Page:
For my final project, I’ve chosen to revise my “unpaper” project, a stop-motion video critique of lyrics from Kanye West’s latest album, The Life of Pablo. Though I was happy with the visual and satirical aspects of my original short film, I felt the project demanded both a higher degree of user interactivity and a deeper investigation of the themes we’ve explored in this course.
Second, and perhaps more importantly, I’ve implemented an interface that allows users to “re-write” Kanye’s these two lyrics by rearranging and editing the original contents. My intent here was to create an interactive playground where users can revise the lyrics to better reflect the values they hope the genre will someday uphold (while scrubbing away the ones it should have ditched a long time ago), thus presenting an idealized future for hip-hop. The overall effect, I’d like to think, is something akin to Donna Haraway’s “Cyborg Manifesto,” which similarly invites readers to imagine a future where the boundaries between human and machine, and between male and female, have dissolved to form the cyborg, “a creature of social reality as well as a creature of fiction.” (149). In the same vein, my project harnesses the power of imaginative fictions in the hope that they might eventually develop into fact.
Of course, any project that deals with censorship necessarily invites discussion of authorship, and of the author’s power over his/her own creations. By making new meanings of already-written works, users take on the new model of authorship – that of the consumer-producer or ‘prosumer’ – that Bruce Sterling proposes in his essay “The Death of the Author 2.0.” (Sterling). The “2.0” in Sterling’s title refers to Roland Barthe’s own seminal work (you can probably guess the title), wherein he argues that typical celebrations of the author as a cloistered genius free of societal influence ought to be abandoned in favor of a newly empowered reader; in other words, “the birth of the reader must be at the cost of the author.” (Barthes 147.) I’d argue that a feminist reading of Barthes’ and Sterling’s essays is hardly out-of-reach here, considering that a dismantling of the idea of authorship simultaneously invites a deconstruction of (Western) ideals of the author – namely, that of the educated and powerful white man. This site thus displaces Kanye West’s authority – and more generally, male authority – over depictions of women in media, returning that power to its rightful spot in the hands of readers and consumers.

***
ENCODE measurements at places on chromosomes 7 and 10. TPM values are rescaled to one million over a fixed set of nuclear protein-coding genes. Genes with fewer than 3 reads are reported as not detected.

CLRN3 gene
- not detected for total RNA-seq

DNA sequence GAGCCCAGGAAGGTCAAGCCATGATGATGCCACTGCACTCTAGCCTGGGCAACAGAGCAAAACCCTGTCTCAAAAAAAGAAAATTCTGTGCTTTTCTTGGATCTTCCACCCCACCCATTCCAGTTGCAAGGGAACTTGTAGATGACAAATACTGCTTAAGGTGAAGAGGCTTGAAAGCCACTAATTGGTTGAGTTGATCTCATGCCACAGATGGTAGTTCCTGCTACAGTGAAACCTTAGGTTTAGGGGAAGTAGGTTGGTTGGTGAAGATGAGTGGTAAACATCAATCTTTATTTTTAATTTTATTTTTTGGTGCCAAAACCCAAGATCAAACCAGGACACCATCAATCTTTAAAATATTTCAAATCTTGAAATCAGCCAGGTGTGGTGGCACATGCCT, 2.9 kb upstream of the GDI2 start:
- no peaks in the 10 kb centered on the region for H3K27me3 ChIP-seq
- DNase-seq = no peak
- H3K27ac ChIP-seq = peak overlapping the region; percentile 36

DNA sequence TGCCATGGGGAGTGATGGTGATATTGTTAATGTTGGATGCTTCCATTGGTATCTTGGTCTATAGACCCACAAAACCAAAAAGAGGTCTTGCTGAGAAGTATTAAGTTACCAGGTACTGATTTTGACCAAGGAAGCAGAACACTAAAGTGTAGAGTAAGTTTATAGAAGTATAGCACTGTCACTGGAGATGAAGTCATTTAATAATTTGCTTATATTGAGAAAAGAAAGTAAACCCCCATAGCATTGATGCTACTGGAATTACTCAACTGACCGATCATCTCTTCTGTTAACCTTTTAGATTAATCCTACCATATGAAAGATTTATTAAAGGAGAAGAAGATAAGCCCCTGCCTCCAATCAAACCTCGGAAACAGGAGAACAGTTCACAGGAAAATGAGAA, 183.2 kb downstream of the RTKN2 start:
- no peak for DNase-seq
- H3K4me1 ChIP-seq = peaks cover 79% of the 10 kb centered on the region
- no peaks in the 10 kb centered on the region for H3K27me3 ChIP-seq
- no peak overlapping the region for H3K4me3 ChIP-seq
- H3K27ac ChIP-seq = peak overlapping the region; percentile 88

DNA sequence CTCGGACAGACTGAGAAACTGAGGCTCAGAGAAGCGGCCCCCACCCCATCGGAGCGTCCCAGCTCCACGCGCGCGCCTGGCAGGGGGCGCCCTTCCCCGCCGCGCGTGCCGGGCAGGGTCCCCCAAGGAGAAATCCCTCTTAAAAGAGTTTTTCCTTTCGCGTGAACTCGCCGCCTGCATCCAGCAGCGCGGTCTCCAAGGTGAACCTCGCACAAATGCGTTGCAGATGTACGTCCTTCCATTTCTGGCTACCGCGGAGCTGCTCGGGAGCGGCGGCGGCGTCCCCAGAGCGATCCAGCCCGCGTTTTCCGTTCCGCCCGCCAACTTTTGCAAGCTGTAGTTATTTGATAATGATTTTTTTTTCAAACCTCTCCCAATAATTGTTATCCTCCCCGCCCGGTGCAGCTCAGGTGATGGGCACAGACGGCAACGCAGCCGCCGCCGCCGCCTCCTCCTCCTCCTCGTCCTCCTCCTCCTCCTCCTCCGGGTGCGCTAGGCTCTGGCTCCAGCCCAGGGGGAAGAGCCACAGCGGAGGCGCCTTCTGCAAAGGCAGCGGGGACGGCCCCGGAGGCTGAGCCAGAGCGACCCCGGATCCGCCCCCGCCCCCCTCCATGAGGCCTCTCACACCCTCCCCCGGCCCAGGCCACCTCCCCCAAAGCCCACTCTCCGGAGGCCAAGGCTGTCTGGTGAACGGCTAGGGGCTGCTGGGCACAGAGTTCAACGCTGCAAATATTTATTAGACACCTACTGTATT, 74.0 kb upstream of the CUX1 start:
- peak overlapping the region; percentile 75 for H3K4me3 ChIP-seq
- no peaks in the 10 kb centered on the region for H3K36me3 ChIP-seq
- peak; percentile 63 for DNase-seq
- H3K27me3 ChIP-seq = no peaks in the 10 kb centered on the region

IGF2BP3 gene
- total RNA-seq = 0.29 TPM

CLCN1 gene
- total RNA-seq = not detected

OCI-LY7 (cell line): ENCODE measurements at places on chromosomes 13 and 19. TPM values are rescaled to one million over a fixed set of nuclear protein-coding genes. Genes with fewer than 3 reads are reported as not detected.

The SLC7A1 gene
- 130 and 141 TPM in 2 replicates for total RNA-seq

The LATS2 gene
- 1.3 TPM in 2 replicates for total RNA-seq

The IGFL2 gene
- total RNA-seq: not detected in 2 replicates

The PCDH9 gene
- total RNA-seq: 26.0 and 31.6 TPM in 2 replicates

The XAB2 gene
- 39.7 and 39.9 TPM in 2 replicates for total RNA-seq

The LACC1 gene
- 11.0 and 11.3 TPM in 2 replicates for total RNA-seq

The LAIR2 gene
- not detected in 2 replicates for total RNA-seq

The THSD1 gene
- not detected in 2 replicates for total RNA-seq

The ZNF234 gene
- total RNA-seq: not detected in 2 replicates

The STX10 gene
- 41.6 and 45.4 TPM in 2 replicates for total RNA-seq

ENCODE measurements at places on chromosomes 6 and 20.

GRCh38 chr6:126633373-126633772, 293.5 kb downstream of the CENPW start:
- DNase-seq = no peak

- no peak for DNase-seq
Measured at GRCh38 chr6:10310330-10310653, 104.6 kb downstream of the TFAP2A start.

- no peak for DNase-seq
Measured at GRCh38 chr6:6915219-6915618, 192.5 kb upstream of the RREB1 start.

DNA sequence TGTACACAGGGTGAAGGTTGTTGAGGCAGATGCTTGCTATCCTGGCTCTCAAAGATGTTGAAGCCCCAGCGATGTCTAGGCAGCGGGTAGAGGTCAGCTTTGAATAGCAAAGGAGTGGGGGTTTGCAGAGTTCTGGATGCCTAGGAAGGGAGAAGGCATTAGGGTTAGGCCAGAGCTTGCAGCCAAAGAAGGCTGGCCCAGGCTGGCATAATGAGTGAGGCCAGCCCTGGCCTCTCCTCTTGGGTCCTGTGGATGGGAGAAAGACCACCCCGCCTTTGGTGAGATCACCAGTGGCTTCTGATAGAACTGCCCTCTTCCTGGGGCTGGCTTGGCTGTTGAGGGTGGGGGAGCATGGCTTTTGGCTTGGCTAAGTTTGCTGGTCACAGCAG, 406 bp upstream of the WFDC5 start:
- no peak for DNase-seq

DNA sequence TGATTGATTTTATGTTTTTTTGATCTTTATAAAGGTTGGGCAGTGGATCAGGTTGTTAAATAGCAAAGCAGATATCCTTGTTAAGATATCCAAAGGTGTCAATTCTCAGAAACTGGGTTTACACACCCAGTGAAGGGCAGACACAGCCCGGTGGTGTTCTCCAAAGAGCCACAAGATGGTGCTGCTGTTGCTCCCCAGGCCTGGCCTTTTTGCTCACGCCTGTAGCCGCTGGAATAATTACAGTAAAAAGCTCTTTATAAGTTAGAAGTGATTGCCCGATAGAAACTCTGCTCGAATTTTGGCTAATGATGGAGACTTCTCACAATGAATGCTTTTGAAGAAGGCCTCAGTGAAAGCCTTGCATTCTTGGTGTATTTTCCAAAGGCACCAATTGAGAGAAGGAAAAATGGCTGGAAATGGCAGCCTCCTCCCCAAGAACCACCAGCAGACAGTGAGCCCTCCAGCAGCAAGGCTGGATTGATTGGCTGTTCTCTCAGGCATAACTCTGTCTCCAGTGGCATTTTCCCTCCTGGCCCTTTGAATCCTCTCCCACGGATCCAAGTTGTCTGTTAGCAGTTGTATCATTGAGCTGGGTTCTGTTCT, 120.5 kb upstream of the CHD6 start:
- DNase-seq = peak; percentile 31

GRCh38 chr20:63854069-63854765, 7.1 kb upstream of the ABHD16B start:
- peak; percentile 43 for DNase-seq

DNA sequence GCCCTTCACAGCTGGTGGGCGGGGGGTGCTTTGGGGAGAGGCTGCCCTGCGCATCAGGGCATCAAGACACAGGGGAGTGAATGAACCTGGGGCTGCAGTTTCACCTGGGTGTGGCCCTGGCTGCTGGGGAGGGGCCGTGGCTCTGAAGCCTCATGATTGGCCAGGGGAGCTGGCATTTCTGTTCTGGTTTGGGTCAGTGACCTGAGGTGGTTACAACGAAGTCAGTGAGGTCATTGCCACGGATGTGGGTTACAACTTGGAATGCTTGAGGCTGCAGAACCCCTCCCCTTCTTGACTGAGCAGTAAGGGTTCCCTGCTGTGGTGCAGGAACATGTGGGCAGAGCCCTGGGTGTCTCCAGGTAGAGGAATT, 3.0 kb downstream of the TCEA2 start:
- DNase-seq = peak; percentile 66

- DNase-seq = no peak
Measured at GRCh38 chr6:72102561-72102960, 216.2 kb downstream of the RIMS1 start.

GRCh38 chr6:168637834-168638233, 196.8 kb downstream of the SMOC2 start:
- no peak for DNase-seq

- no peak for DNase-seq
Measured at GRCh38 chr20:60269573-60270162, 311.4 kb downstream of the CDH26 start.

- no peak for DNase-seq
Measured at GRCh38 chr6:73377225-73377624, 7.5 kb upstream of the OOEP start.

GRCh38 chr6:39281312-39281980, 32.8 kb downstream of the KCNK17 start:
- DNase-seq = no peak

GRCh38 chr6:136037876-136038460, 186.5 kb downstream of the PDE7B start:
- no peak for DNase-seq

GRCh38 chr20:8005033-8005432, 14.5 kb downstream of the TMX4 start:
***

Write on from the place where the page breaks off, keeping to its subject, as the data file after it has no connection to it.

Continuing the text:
This project has been a unique challenge for my own feelings toward Kanye’s music (and the many, many hip-hop songs with similar content), since it can be difficult to reconcile my love for rap with my support for feminism. I’ve learned, though, that it is certainly possible to enjoy a work while also remaining intensely critical of it. In fact, I’d argue that the real danger of songs like Kanye’s are not simply that they exist, but that we so often accept them at face value as party anthems and background music. Though this route is undoubtedly the easier one, Londa Schiebinger’s chapter on the use of gendered metaphors and narratives in scientific research and their influence over subsequent work reminds us that the words we use have tremendous sway over the world they appear in (147-149). Lyrics – just like literature, art, and other media – deserve a critical eye, and this project is an effort to facilitate that very criticism.
Haraway, Donna. “A Cyborg Manifesto: Science, Technology, and Socialist-Feminism in the Late Twentieth Century.” Simians, Cyborgs and Women: The Reinvention of Nature. New York: Routledge, 1991, pp.149-181. Print.
Schiebinger, Londa L. Has Feminism Changed Science? Cambridge, MA: Harvard UP, 1999. Print.
Sterling, Bruce. “The Death of the Author 2.0.” Wired. Wired Magazine, 26 September 2007. Web. 11 May 2016.